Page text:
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The Impending Transfer Pricing Crash

The profitability of non-credit businesses – like cash management – relies heavily on deposit spread. Small business clients receive a wealth of operating services without fees by holding sufficient balances. Middle market and large corporates offset fees with balances, which earn short-term interest credit (ECR). In a normal rate environment, these compensation schemes are highly valuable to banks. They produce a stable core of relatively price insensitive deposits that are valued as a mix of short-term and long-term funding. But let’s look at what happens to the profitability of these businesses under the current abnormal conditions – or worse.

The above data is drawn from a benchmark analysis of the treasury management P&L of 13 regional and global banks. See notes, below, for greater detail on data sources and analysis.

As can be seen above, the profitability of the cash management business is predicated on deposit spread. In a normal interest rate environment, the business produces a fully loaded pre-tax profit of 49%.

Returns are still attractive at current depressed rates, with margin declining to 40%. While this is below bank investor expectations, it is still highly attractive because the cash management business does not require capital. (In contrast, the credit business can produce pre-tax margins of 80 to 85%, but is a significant consumer of capital).

Projecting rates into the future, we see the recent decline in long-term rates will have a massive impact on transfer prices. With the 5-year (rolling average) swap rate falling to 1.50%, spread revenues are cut in half relative to current levels, and total revenues decline over 30%. Pre-tax margin falls to 26%.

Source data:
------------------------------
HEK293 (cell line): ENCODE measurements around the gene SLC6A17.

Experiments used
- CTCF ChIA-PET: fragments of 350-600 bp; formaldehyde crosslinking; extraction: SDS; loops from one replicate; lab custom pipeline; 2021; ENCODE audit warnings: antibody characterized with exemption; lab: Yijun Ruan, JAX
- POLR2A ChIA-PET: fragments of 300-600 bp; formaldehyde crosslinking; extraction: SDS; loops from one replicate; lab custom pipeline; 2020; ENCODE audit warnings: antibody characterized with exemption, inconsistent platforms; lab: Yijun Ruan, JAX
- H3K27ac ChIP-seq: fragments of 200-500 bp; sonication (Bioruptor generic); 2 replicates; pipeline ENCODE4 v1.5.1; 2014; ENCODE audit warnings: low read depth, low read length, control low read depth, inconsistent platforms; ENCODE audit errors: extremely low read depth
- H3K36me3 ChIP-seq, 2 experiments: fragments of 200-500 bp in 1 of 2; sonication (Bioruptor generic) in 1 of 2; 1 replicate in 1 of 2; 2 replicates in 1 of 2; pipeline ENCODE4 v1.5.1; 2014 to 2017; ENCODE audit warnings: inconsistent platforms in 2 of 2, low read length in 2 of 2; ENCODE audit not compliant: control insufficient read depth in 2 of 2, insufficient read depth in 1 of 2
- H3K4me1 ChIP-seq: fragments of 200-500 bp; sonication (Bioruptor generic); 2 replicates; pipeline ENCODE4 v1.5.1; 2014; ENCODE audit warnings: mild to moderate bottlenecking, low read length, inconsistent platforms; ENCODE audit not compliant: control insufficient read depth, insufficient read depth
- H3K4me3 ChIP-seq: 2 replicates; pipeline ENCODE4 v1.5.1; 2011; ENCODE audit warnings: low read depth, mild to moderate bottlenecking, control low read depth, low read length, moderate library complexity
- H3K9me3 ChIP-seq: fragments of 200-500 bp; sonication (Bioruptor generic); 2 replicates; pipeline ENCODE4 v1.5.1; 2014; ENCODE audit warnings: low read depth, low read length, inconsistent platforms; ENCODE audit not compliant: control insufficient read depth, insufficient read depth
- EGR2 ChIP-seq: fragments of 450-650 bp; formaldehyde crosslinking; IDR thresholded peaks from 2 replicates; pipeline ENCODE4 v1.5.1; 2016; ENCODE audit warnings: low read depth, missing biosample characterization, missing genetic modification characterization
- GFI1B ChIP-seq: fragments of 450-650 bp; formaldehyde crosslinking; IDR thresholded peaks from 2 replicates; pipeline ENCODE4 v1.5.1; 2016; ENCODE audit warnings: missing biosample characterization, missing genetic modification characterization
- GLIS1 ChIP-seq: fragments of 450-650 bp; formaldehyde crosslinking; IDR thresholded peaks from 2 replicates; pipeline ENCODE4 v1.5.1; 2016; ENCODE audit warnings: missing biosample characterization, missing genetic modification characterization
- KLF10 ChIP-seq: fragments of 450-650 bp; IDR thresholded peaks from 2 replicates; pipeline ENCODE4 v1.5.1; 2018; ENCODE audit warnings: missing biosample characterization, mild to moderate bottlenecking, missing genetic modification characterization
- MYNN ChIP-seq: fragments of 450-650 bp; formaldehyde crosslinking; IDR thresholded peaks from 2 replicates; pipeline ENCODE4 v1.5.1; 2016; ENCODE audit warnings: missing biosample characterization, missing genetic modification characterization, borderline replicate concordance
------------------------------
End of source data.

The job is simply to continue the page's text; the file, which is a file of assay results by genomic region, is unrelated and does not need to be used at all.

Under a marginal valuation, profits drop further. Most banks now hold substantial excess reserves at the Fed, earning 25 bps. If commercial deposits were valued at this marginal value, the P&L would be nearly destroyed. Profits would plummet 90% from “normal” levels, to a weak pre-tax margin of 9%.

These scenarios apply to analyzed deposits. The situation for non-analyzed (small business) deposits is even worse, which is due to limited recovery of FDIC charges. Fixed balance compensation schemes also impact deposits in the small business segment where ECR declines as short-term rates decline.

In our next post, we’ll look at how Money Market Mutual Fund reform proposals could exacerbate the impact of the current economic environment – and we’ll then review what banks should be doing to mitigate these challenges.

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Fees were indexed to 100 and other revenue and expense were expressed as a percentage of fees. Spread revenues were calculated by adjusting the transfer price, assuming a mix of 80% rolling 5-year swap rate and 20% 90-day LIBOR.

  • All data taken from the Federal Reserve statistical register
  • The normal environment reflects a 10+ year average (July 2000 through November 2011)
  • The current environment reflects 90-day LIBOR as of November 2011 and the rolling 5-year swap rate average (December 2006-November 2011)
  • The future environment was derived from an exponential trend analysis
  • The marginal environment represents a scenario in which bank Finance / Treasury reduces the value of deposits to 25 basis points to reflect the inability to reinvest deposits at a marginal rate above that provided by the Central Bank. Given the FDIC premium on assets, the marginal benefit of these balances would actually represent 25 basis points less the FDIC insurance premium).
  • Indexed expenses of 97 (e.g., 97% of fees) is comprised of: Professional Staff (23); Technology (18); Operations (44); and Other / Overhead (12).
Dave Robertson


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